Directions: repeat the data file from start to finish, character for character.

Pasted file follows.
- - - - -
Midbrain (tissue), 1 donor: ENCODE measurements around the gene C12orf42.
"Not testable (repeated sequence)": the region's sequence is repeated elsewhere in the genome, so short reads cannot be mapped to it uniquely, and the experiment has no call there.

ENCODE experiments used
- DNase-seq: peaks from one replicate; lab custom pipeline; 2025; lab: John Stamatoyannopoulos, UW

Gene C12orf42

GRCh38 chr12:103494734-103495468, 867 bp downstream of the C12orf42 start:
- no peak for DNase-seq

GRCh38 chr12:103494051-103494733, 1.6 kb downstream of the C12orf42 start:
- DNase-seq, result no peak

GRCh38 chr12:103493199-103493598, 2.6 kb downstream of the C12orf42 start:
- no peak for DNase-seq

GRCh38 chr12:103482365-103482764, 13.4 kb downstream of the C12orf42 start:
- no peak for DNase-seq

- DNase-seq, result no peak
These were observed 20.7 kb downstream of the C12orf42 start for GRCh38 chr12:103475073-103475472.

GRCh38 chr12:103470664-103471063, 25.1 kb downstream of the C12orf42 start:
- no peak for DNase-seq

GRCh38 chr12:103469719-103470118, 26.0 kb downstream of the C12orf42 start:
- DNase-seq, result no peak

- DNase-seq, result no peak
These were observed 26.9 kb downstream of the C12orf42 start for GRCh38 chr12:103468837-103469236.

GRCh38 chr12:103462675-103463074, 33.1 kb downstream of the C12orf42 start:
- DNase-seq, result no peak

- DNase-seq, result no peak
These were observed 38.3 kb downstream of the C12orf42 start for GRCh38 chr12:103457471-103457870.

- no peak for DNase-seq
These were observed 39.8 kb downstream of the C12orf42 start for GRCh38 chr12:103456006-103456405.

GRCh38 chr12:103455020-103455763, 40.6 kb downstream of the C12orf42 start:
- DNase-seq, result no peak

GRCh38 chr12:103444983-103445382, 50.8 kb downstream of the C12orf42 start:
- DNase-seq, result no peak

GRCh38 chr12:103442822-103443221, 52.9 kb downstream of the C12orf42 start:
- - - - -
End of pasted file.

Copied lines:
Midbrain (tissue), 1 donor: ENCODE measurements around the gene C12orf42.
"Not testable (repeated sequence)": the region's sequence is repeated elsewhere in the genome, so short reads cannot be mapped to it uniquely, and the experiment has no call there.

ENCODE experiments used
- DNase-seq: peaks from one replicate; lab custom pipeline; 2025; lab: John Stamatoyannopoulos, UW

Gene C12orf42

GRCh38 chr12:103494734-103495468, 867 bp downstream of the C12orf42 start:
- no peak for DNase-seq

GRCh38 chr12:103494051-103494733, 1.6 kb downstream of the C12orf42 start:
- DNase-seq, result no peak

GRCh38 chr12:103493199-103493598, 2.6 kb downstream of the C12orf42 start:
- no peak for DNase-seq

GRCh38 chr12:103482365-103482764, 13.4 kb downstream of the C12orf42 start:
- no peak for DNase-seq

- DNase-seq, result no peak
These were observed 20.7 kb downstream of the C12orf42 start for GRCh38 chr12:103475073-103475472.

GRCh38 chr12:103470664-103471063, 25.1 kb downstream of the C12orf42 start:
- no peak for DNase-seq

GRCh38 chr12:103469719-103470118, 26.0 kb downstream of the C12orf42 start:
- DNase-seq, result no peak

- DNase-seq, result no peak
These were observed 26.9 kb downstream of the C12orf42 start for GRCh38 chr12:103468837-103469236.

GRCh38 chr12:103462675-103463074, 33.1 kb downstream of the C12orf42 start:
- DNase-seq, result no peak

- DNase-seq, result no peak
These were observed 38.3 kb downstream of the C12orf42 start for GRCh38 chr12:103457471-103457870.

- no peak for DNase-seq
These were observed 39.8 kb downstream of the C12orf42 start for GRCh38 chr12:103456006-103456405.

GRCh38 chr12:103455020-103455763, 40.6 kb downstream of the C12orf42 start:
- DNase-seq, result no peak

GRCh38 chr12:103444983-103445382, 50.8 kb downstream of the C12orf42 start:
- DNase-seq, result no peak

GRCh38 chr12:103442822-103443221, 52.9 kb downstream of the C12orf42 start: